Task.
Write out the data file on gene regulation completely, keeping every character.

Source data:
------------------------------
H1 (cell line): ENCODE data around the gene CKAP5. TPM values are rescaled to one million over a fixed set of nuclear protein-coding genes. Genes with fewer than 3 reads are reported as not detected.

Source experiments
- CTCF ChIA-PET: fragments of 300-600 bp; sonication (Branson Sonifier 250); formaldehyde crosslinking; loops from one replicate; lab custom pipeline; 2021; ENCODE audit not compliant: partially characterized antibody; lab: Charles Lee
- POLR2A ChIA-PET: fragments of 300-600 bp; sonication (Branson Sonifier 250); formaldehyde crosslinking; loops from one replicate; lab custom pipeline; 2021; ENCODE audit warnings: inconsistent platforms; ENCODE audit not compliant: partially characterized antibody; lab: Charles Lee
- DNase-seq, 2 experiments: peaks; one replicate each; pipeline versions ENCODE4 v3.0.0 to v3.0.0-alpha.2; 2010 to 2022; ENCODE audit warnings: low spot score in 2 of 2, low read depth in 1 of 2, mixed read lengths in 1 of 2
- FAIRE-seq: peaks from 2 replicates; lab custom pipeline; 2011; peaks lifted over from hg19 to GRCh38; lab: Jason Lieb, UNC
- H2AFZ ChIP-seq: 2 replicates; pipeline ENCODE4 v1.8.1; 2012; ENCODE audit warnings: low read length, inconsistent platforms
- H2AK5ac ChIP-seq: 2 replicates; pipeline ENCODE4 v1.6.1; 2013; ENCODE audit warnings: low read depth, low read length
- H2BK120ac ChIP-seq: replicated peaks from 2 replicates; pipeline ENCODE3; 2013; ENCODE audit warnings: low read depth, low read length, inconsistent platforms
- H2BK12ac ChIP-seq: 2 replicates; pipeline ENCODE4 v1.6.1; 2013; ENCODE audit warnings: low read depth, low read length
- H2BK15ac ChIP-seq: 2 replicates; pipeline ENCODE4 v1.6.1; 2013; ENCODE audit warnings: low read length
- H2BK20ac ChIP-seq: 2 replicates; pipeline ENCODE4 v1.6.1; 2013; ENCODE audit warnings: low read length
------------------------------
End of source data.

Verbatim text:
H1 (cell line): ENCODE data around the gene CKAP5. TPM values are rescaled to one million over a fixed set of nuclear protein-coding genes. Genes with fewer than 3 reads are reported as not detected.

Source experiments
- CTCF ChIA-PET: fragments of 300-600 bp; sonication (Branson Sonifier 250); formaldehyde crosslinking; loops from one replicate; lab custom pipeline; 2021; ENCODE audit not compliant: partially characterized antibody; lab: Charles Lee
- POLR2A ChIA-PET: fragments of 300-600 bp; sonication (Branson Sonifier 250); formaldehyde crosslinking; loops from one replicate; lab custom pipeline; 2021; ENCODE audit warnings: inconsistent platforms; ENCODE audit not compliant: partially characterized antibody; lab: Charles Lee
- DNase-seq, 2 experiments: peaks; one replicate each; pipeline versions ENCODE4 v3.0.0 to v3.0.0-alpha.2; 2010 to 2022; ENCODE audit warnings: low spot score in 2 of 2, low read depth in 1 of 2, mixed read lengths in 1 of 2
- FAIRE-seq: peaks from 2 replicates; lab custom pipeline; 2011; peaks lifted over from hg19 to GRCh38; lab: Jason Lieb, UNC
- H2AFZ ChIP-seq: 2 replicates; pipeline ENCODE4 v1.8.1; 2012; ENCODE audit warnings: low read length, inconsistent platforms
- H2AK5ac ChIP-seq: 2 replicates; pipeline ENCODE4 v1.6.1; 2013; ENCODE audit warnings: low read depth, low read length
- H2BK120ac ChIP-seq: replicated peaks from 2 replicates; pipeline ENCODE3; 2013; ENCODE audit warnings: low read depth, low read length, inconsistent platforms
- H2BK12ac ChIP-seq: 2 replicates; pipeline ENCODE4 v1.6.1; 2013; ENCODE audit warnings: low read depth, low read length
- H2BK15ac ChIP-seq: 2 replicates; pipeline ENCODE4 v1.6.1; 2013; ENCODE audit warnings: low read length
- H2BK20ac ChIP-seq: 2 replicates; pipeline ENCODE4 v1.6.1; 2013; ENCODE audit warnings: low read length